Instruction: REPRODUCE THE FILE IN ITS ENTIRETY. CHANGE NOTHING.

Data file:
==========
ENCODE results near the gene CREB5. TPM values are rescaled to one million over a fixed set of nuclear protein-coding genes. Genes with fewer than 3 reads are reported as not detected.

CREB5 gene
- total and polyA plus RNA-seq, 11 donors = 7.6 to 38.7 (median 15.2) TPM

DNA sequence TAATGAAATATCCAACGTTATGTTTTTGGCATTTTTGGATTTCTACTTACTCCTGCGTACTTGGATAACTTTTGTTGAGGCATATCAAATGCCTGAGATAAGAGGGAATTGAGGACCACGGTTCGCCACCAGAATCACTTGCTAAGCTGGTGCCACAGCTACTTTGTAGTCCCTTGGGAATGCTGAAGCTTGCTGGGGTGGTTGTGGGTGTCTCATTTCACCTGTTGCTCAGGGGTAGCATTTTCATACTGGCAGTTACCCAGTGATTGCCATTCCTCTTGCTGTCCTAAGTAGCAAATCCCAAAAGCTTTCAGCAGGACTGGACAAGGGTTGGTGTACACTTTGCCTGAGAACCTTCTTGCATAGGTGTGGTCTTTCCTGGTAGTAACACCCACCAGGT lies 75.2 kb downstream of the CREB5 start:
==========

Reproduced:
ENCODE results near the gene CREB5. TPM values are rescaled to one million over a fixed set of nuclear protein-coding genes. Genes with fewer than 3 reads are reported as not detected.

CREB5 gene
- total and polyA plus RNA-seq, 11 donors = 7.6 to 38.7 (median 15.2) TPM

DNA sequence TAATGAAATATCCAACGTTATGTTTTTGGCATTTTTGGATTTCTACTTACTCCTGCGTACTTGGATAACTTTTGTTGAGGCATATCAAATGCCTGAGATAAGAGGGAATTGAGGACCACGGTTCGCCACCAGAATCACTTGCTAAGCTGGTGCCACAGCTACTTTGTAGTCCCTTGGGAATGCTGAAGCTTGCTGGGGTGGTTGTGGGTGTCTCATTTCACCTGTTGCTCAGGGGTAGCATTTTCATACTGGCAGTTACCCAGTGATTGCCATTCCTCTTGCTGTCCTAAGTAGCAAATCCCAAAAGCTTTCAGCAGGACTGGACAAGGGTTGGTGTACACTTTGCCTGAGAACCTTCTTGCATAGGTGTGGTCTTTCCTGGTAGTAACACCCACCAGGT lies 75.2 kb downstream of the CREB5 start: